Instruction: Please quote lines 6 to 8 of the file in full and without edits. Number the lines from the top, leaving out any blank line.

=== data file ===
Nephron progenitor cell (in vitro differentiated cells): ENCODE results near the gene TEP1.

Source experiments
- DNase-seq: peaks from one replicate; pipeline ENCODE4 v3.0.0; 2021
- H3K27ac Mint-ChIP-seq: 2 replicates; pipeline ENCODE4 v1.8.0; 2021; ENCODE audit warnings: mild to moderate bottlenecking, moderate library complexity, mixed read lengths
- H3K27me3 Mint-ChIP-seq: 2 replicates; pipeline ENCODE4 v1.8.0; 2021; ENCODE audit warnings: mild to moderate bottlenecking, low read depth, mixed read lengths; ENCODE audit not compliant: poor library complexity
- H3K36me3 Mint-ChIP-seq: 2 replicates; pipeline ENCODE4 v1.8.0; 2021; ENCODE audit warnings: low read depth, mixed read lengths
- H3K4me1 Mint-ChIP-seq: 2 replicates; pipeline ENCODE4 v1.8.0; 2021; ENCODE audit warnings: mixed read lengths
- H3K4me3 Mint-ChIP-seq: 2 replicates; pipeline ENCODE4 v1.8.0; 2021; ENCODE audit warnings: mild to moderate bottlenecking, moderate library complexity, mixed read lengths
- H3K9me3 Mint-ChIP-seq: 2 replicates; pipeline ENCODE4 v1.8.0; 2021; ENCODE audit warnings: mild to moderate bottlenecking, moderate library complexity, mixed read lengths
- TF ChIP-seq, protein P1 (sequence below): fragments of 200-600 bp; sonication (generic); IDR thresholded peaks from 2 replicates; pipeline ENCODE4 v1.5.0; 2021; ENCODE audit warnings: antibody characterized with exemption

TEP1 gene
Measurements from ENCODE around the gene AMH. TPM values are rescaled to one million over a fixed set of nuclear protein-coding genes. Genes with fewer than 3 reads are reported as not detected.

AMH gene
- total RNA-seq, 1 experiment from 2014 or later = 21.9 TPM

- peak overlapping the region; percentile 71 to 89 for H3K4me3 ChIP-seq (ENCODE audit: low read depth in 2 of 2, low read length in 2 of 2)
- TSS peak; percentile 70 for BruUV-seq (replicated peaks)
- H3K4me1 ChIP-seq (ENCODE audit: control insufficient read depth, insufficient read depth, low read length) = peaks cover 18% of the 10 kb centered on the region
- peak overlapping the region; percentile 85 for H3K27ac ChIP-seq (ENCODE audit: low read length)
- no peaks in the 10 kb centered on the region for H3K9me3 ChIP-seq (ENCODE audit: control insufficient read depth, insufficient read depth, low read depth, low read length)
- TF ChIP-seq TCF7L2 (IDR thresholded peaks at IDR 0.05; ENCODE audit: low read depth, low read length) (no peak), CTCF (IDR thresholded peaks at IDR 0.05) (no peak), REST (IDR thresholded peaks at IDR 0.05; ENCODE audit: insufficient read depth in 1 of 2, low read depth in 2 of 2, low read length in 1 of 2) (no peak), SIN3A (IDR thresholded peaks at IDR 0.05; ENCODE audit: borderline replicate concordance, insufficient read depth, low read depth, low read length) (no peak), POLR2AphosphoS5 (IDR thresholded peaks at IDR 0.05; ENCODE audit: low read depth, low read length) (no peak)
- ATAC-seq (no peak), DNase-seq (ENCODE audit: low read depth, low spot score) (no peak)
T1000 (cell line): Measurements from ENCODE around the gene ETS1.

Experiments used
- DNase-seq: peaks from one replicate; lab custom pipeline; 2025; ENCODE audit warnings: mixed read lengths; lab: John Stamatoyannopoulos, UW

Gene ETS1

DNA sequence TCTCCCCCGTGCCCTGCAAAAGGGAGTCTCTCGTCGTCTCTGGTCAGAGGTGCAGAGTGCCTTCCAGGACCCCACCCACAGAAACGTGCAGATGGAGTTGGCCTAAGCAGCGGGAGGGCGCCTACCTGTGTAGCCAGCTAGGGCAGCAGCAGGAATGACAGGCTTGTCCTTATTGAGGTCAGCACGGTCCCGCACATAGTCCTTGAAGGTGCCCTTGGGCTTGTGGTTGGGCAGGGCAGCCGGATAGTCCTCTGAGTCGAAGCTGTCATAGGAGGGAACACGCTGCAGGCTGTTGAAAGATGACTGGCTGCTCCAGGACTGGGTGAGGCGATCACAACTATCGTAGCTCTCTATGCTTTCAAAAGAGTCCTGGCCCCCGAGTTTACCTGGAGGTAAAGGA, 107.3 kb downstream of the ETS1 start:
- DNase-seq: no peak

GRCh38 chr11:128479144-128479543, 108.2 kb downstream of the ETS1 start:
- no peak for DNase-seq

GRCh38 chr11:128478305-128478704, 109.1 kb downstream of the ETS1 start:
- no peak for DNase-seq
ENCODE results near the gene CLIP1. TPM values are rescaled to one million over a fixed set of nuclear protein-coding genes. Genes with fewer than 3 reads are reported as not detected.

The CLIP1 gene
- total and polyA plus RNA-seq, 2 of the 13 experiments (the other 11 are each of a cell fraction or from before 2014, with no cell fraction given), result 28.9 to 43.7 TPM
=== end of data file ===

- H3K36me3 Mint-ChIP-seq: 2 replicates; pipeline ENCODE4 v1.8.0; 2021; ENCODE audit warnings: low read depth, mixed read lengths
- H3K4me1 Mint-ChIP-seq: 2 replicates; pipeline ENCODE4 v1.8.0; 2021; ENCODE audit warnings: mixed read lengths
- H3K4me3 Mint-ChIP-seq: 2 replicates; pipeline ENCODE4 v1.8.0; 2021; ENCODE audit warnings: mild to moderate bottlenecking, moderate library complexity, mixed read lengths